Antiquarian books in an antique building

Our latest weekend excitement came courtesy of a friend-of-a-friend, who was in town to exhibit at the Antiquarian Book Fair. In a satisfyingly British turn of events*, a meeting in the pub led to a free ticket to the fair and a rather excellent excursion for a Saturday afternoon (and I didn’t even have to pay for my own pint, either).

Although we had a vague idea of what to expect, it was still quite an overwhelming experience. I think there were around 140 different dealers exhibiting, with enough variety on display to satisfy almost any bibliophilic taste. We spotted several old favourites (a rather fine first edition of Hooke’s Micrographia amongst them), and generally admired almost everything else.antiquarian book fair

Fortunately for our budget we managed to restrain ourselves from making any rash purchases, but I’m still not quite sure how I managed to resist an entire display of Medieval manuscript leaves (many of which were entirely affordable). In case you’re wondering what to buy me for my birthday, I believe this stand was Philip J. Pirages Rare Books

manuscript leaves

The fair was held in the Armory on Park Avenue. We walk past this building several times a week but have never been inside, so after we’d looked at all the books (twice) we had a little wander around. The bright and airy main space is quite different to its other grand and gloomy rooms, wood-panelled and adorned with portraits and miscellaneous military memorabilia. Built in the 1860s, the building originally functioned as a base (and social club) for the wonderfully-nicknamed “Silk Stocking” regiment – it was largely comprised of scions of prominent gilded age families – but these days it seems to be used mainly for exhibitions and theatrical performances, for which it provides a wonderfully atmospheric setting.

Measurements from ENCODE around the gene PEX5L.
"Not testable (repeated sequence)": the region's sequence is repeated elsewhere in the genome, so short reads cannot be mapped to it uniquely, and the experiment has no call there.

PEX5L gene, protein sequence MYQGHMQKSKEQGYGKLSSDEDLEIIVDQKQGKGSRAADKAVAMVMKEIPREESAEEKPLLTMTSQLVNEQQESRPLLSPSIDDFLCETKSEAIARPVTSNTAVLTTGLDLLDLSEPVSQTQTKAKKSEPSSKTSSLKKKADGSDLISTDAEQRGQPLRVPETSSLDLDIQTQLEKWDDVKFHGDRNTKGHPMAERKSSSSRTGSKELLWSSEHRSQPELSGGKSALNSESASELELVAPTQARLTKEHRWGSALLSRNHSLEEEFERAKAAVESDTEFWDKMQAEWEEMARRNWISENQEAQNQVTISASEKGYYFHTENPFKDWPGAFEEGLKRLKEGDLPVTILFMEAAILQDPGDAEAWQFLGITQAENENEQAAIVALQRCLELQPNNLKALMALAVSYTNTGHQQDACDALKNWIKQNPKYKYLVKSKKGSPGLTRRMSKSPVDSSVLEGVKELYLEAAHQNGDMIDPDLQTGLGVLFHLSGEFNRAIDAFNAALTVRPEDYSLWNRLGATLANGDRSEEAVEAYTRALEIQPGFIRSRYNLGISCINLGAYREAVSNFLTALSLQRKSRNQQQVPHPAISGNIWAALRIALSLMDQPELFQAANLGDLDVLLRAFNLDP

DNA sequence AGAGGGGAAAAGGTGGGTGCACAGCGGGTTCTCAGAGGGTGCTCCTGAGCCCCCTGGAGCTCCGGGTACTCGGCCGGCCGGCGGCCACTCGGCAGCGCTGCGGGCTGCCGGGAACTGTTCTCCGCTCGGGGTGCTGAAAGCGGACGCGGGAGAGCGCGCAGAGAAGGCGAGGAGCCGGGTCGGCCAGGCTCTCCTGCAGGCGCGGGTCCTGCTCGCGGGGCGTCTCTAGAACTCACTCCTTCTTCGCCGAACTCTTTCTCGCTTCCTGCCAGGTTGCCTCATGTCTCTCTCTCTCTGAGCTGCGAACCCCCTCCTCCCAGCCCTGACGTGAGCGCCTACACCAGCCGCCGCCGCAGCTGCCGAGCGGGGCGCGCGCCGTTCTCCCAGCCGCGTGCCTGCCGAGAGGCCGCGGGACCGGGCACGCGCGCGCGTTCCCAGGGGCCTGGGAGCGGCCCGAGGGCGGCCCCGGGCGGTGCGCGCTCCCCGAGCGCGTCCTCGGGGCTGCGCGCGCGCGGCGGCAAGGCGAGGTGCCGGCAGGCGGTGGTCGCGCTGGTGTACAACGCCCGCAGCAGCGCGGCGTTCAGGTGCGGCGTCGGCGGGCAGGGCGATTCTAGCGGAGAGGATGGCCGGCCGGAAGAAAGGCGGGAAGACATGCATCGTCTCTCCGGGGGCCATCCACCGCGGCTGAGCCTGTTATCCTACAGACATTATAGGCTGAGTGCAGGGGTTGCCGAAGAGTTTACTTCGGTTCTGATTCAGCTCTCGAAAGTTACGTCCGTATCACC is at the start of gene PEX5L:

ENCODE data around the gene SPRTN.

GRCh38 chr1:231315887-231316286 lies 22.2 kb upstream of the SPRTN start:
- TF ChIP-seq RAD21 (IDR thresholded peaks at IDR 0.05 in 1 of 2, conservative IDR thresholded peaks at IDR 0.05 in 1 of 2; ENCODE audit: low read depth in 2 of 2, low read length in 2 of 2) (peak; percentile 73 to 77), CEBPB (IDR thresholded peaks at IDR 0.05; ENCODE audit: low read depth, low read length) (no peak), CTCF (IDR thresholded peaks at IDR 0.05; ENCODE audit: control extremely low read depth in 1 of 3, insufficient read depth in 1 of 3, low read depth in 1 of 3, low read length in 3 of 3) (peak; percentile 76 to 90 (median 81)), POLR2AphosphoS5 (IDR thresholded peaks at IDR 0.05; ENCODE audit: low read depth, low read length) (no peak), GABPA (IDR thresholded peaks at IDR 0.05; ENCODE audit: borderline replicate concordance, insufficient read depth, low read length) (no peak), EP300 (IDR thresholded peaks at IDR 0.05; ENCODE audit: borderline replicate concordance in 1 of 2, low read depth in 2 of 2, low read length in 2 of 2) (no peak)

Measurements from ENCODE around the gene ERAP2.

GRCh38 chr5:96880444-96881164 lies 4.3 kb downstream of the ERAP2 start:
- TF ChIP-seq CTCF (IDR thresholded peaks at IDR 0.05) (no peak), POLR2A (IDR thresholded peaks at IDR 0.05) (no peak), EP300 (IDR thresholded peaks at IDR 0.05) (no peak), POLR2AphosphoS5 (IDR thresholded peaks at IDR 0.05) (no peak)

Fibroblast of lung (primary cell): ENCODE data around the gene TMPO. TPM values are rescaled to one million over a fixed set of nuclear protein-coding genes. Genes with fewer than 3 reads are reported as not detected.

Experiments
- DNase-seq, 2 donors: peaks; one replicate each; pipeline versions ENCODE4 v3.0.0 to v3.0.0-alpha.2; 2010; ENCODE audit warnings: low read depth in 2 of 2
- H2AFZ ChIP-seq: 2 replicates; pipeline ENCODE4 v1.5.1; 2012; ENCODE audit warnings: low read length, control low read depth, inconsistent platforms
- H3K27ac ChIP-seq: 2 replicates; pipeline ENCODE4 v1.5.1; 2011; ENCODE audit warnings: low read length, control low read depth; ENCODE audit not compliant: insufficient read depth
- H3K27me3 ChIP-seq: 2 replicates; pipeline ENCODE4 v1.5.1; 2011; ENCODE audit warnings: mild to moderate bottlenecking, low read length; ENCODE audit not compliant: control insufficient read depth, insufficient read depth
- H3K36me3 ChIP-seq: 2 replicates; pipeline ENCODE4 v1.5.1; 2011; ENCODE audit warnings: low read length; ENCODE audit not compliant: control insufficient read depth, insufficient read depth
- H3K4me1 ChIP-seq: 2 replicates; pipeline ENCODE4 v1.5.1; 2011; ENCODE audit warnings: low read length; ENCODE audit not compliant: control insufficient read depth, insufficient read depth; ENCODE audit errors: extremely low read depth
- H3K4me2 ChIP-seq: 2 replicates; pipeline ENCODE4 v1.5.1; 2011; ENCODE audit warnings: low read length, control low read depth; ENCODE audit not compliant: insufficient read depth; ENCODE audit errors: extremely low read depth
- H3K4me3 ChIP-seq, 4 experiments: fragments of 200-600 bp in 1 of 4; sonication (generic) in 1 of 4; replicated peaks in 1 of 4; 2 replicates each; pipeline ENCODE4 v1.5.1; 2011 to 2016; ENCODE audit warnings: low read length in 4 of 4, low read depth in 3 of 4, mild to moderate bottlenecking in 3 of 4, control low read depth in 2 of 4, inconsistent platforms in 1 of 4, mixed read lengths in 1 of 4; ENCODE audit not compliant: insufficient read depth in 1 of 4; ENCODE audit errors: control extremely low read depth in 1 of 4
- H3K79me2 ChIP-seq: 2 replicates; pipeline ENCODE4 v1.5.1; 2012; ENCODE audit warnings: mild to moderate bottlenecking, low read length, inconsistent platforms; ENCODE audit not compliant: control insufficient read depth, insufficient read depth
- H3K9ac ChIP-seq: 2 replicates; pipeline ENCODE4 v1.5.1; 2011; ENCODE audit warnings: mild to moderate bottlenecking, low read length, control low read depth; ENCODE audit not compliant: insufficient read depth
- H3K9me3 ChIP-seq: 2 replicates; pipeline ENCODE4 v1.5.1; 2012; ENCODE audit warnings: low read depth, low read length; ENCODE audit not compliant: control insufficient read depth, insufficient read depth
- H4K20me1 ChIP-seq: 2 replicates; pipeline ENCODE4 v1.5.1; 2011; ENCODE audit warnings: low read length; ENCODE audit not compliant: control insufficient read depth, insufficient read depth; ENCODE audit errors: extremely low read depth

Park Avenue Armory

* Whilst I love our American friends dearly, they don’t do the pub thing in quite the same way as back in the old country.

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